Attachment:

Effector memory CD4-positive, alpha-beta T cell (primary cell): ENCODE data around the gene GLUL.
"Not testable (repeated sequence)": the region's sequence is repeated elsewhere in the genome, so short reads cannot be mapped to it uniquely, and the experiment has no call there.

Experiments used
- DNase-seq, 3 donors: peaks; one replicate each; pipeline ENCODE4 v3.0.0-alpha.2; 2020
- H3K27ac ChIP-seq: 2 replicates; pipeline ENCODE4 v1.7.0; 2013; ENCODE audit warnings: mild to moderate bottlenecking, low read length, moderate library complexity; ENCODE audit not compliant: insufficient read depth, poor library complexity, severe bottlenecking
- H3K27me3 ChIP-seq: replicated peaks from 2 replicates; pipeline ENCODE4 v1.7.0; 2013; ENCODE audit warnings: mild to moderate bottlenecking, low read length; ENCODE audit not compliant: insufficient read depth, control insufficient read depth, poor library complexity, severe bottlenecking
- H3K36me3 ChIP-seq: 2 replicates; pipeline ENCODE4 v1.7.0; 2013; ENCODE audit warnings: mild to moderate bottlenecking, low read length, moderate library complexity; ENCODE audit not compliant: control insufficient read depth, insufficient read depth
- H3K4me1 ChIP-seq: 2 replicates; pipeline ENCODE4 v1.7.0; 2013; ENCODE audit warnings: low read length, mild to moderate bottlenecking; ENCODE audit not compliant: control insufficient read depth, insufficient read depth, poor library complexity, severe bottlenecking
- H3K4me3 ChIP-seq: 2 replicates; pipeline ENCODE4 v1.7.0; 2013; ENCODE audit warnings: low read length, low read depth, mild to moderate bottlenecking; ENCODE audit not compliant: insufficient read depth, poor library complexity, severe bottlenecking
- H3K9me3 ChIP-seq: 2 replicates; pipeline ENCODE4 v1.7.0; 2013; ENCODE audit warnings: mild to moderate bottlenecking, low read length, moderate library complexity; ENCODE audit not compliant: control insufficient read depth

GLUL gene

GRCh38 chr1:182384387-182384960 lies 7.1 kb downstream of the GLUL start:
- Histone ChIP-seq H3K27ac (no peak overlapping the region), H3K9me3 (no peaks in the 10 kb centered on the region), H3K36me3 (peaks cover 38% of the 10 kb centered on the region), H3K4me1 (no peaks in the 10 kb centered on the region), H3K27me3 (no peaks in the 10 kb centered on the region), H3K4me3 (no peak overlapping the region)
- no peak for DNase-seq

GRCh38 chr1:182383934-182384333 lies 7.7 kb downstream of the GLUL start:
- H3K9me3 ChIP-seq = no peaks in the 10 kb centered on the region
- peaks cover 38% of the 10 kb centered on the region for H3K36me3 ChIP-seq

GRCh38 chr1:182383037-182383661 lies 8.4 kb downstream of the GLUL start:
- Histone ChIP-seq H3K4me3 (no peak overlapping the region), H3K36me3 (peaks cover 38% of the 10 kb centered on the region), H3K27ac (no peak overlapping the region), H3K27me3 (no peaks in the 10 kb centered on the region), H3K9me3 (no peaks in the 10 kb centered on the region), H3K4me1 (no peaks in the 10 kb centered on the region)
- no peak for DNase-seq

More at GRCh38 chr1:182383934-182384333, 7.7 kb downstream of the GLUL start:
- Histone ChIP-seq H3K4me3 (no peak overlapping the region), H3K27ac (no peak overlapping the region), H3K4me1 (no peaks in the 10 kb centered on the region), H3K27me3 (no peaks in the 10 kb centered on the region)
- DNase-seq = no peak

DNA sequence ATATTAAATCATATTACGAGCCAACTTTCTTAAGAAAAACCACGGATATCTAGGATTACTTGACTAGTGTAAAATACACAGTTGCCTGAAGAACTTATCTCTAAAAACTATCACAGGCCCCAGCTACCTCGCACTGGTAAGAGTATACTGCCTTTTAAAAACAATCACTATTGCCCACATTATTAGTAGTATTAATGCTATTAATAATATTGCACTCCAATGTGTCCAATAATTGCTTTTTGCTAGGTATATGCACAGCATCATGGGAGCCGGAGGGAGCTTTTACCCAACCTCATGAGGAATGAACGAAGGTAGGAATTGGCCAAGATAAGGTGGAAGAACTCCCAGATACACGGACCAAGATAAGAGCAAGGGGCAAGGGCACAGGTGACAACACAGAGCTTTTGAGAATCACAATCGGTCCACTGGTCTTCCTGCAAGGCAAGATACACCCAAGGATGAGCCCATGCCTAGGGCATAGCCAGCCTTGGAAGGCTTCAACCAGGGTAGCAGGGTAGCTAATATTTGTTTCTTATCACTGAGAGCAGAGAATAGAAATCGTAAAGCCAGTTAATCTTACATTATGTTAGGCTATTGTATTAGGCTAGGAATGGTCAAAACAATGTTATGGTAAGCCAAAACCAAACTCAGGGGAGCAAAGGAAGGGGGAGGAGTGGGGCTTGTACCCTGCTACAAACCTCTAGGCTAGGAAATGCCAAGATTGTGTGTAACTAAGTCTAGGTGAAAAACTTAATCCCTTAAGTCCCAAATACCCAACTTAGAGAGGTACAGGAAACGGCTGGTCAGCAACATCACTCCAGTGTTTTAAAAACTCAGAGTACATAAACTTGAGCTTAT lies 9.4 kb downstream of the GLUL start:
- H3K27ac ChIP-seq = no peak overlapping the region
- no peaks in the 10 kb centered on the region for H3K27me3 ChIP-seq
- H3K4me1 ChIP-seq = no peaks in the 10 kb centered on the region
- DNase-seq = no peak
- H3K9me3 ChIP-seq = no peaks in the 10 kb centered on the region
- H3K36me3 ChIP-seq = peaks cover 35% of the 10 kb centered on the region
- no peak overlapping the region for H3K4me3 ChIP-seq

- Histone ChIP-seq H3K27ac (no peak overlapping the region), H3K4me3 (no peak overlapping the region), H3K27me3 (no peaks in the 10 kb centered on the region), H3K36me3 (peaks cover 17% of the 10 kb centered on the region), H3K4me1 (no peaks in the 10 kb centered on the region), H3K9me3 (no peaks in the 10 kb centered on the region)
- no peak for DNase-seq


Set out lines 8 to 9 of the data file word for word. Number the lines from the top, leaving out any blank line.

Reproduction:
- H3K4me1 ChIP-seq: 2 replicates; pipeline ENCODE4 v1.7.0; 2013; ENCODE audit warnings: low read length, mild to moderate bottlenecking; ENCODE audit not compliant: control insufficient read depth, insufficient read depth, poor library complexity, severe bottlenecking
- H3K4me3 ChIP-seq: 2 replicates; pipeline ENCODE4 v1.7.0; 2013; ENCODE audit warnings: low read length, low read depth, mild to moderate bottlenecking; ENCODE audit not compliant: insufficient read depth, poor library complexity, severe bottlenecking